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The other Gospels record that the enemies took extreme measures to assure that Jesus' body could not be removed from the tomb.
But now, with the tomb found empty and the enemy unable to reveal the presence of Jesus, the only logical conclusion is that He has risen.
Verse 1: "first day of the week Mary Magdalene came to the tomb early, while it was still dark, and saw that the stone had been taken away from the tomb."
This woman was Mary Magdalene, not to be confused with (Mary, the sister of Martha and Lazarus), who anointed Jesus feet with her tears at the home of Simon the Leper.
Being the first day of the week would mean the Sabbath had ended before Mary visited the tomb. It would have taken several men to move the huge disk-shaped stone used to seal the tomb.
Jesus could have left without moving the stone; it was removed so others could see that His body was not there. Jesus' Resurrection from the dead offered more proof that He was the Messiah. It would also show that those who had crucified Him were murders.
The enemies had understood that His reference to the sign of Jonah meant that after three days He would rise from the dead.
Mary Magdalene discovered the empty tomb on the first day of the week. Therefore, the first day of the week, "Sunday" is recognized by Christians as the "Lord's Day, or, "Resurrection Day."
Verse 2: "So she ran and went to Simon Peter and the other disciple, the one whom Jesus loved, and said to them, "They have taken the Lord out of the tomb, and we do not know where they have laid him."
Most believe that the "Other disciple, the one whom Jesus loved," was John, the writer of this Gospel. The disciples had rejoined after being scattered and were not far from Jesus' grave.
"We do not know where they have laid him:" Mary had not understood that Jesus would be resurrected, and assumed that His body had been stolen.
The use of "we" means that Mary Magdalene did not go alone. According to Matthew 28:1, the other woman, was still another Mary, but Scripture does not identify this other Mary.
The name, "Mary" was popular in that day, and several of Jesus followers were named "Mary." Some scholars think the other Mary could have been the wife of Clopas, as mentioned in John 19:25, or the mother of James and John in Matthew 27:56.
Verses 3-4: "So Peter went out with the other disciple, and they were going toward the tomb. 4Both of them were running together, but the other disciple outran Peter and reached the tomb first."
The disciples ran together as fast as they could to see for themselves that His body was indeed gone. Although John outran Peter and reached the scene first, Peter was the first to enter the grave.
It matters little, but many have speculated on why the Holy Spirit wanted to record that one outran the other and that the other entered first (verse 6). Some humorously say that John merely wanted all of eternity to know that he could run faster than Peter.
However, as mentioned in a previous study, John was very kind in his account of Peter's cowardly actions during Jesus trial before the Chief Priests, much more so than the other Gospels, and is now portraying the fearless, totally dedicated side to Peter that we knew before the trial.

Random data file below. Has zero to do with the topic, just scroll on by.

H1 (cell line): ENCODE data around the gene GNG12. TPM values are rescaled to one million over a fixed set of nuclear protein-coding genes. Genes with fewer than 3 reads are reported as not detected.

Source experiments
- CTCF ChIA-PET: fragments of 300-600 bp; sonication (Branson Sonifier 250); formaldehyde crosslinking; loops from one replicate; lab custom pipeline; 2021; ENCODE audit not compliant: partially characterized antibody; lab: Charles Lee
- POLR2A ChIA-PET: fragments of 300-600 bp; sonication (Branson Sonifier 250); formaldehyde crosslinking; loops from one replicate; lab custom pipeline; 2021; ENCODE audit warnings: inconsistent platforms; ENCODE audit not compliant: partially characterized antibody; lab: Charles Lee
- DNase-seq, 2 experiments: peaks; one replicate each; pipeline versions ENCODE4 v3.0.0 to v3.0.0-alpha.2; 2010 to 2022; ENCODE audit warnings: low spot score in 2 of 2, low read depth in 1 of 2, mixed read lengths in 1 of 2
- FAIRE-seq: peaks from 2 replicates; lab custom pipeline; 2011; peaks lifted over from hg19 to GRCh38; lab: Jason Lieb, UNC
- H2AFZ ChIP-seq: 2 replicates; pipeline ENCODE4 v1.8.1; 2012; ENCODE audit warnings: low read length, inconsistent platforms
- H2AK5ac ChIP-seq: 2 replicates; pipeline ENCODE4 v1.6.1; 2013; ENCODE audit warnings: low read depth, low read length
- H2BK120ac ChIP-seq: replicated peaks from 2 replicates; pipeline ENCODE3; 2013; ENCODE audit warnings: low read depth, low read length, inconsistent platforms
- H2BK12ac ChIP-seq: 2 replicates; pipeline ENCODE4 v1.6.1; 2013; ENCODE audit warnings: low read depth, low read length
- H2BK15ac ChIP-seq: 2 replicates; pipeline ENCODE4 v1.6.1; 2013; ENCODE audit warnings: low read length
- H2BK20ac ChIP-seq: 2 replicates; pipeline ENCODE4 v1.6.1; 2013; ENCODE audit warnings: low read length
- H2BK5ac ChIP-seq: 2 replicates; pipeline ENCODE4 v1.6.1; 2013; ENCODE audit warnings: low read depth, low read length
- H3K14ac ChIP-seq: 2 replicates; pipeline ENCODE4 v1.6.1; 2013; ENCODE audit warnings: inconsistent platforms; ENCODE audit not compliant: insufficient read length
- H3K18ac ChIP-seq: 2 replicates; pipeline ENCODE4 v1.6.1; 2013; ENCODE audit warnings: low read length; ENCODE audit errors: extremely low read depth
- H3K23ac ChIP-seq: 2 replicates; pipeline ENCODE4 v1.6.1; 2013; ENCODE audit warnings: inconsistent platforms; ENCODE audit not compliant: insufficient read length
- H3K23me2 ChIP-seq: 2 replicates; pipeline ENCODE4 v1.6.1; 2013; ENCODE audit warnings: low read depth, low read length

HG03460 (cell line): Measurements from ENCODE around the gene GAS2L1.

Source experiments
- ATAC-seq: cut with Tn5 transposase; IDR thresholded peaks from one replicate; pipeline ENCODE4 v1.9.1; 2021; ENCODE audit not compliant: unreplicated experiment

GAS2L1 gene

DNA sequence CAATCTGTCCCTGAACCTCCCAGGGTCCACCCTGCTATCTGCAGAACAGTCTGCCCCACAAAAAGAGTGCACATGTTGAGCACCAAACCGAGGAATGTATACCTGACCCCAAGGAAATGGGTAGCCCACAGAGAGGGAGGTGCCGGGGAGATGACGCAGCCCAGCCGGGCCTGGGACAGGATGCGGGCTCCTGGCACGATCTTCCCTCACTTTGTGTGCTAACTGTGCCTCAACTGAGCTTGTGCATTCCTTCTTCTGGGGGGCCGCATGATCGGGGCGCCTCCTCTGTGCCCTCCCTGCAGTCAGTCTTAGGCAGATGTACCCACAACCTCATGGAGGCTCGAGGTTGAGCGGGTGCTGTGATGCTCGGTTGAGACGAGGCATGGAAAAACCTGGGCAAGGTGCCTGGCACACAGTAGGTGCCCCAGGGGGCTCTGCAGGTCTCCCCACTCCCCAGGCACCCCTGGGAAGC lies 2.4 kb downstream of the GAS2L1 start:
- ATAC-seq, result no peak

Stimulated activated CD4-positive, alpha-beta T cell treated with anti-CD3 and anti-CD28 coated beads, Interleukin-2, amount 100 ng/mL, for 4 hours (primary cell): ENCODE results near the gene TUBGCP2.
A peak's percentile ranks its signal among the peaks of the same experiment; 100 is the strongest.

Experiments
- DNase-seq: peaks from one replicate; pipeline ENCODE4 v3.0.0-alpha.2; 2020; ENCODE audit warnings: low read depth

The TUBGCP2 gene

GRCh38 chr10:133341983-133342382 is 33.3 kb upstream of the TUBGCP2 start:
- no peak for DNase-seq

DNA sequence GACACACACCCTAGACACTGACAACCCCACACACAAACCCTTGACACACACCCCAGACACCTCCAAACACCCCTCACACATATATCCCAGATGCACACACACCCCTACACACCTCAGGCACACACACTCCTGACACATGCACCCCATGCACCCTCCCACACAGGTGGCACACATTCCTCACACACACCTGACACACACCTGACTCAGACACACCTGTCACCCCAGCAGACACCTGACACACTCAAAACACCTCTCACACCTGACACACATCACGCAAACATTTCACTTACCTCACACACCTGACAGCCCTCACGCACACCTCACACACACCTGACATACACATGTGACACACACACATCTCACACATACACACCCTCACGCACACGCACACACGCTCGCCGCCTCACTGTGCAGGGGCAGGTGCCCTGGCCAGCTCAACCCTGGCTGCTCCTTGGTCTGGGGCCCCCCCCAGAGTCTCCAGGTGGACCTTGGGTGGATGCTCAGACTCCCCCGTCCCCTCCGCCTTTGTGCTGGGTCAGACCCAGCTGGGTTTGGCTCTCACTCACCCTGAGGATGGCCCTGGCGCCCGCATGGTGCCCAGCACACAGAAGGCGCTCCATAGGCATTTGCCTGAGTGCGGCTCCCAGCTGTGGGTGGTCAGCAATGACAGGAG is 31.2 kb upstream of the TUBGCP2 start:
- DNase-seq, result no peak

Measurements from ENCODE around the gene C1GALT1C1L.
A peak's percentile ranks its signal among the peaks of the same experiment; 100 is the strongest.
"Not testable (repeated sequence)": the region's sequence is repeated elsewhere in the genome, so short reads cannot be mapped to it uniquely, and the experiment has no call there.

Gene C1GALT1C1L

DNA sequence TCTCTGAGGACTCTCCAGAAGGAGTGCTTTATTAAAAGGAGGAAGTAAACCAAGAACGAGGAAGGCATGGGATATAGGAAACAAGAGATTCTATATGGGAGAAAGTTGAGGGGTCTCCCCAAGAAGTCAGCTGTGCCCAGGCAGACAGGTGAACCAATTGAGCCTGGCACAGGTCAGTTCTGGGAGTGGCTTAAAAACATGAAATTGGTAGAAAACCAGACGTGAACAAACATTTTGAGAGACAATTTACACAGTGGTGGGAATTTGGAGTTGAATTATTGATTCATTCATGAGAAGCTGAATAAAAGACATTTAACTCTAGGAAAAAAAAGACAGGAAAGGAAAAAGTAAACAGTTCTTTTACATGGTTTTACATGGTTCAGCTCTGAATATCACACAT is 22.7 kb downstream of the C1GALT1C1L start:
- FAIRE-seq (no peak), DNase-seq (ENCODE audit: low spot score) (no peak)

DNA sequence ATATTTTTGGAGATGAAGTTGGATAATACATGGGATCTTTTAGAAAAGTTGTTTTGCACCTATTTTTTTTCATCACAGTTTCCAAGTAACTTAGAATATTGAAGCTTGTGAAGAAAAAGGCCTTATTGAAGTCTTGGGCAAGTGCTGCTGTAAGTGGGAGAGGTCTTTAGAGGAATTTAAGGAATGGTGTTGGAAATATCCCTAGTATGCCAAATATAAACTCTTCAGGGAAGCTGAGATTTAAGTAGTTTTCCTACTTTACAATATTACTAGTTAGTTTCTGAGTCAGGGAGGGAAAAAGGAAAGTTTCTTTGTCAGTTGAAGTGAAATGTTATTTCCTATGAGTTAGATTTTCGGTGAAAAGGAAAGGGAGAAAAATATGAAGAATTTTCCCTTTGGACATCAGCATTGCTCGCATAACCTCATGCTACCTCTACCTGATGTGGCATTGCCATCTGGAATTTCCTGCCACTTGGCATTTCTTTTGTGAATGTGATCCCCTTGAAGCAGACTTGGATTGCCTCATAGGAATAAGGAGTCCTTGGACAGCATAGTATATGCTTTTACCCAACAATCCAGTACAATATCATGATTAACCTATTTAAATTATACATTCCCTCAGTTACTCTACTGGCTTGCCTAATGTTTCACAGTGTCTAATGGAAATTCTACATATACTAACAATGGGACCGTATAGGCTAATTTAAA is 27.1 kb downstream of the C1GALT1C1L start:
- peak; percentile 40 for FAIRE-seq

Verse 5-7: "And stooping to look in, he saw the linen cloths lying there, but he did not go in. Then Simon Peter came, following him, and went into the tomb. He saw the linen cloths lying there, and the face cloth, which had been on Jesus’s head, not lying with the linen cloths but folded up in a place by itself."
Since Scripture does not tell us why John did not enter the tomb we can only speculate. Some think, that although he was the first there, he may have been temporarily stunned at the scene before him.
The linen clothes used to wrap Jesus' body remained undisturbed as though He had just risen through them. The wrapping for His head was neatly folded and separate from the others.
The grave could not hold Him, He was alive and had no need of grave clothes; soon He would again be clothed with the glory of Heaven.
Verse 8: "Then the other disciple, who had reached the tomb first, also went in, and he saw and believed;
Once again John declares that he is an eyewitness.
Although he did not understand the Scripture concerning the resurrection, the empty tomb convinced John that Jesus had supernaturally risen from the dead.
Verse 9-10: "for as yet they did not understand the Scripture, that he must rise from the dead. 10Then the disciples went back to their homes."
First Peter went in, then John, and John "saw and believed." Until that moment the disciples had not fully understood that Jesus would live again.
Jesus had told the disciples on numerous occasions that He would be crucified and then rise again on the third day. Even so, Peter and John were shocked to find the empty tomb.
Now, perhaps with a mixture of hope and unbelief, the disciples not knowing what else to do, returned home.
The other woman who was with Mary (verse 2), is not mentioned again and had apparently also left.
As we will see, neither Mary or the disciples understood the resurrection until confronted with overwhelming proof.
This concludes our study of the Resurection of Jesus Christ.
Our next study is:
I loved this study of Jesus rising from the dead
Barbara: United States
Thank you for your explanation of the resurrection of Jesus Christ. It was easy to follow and understand.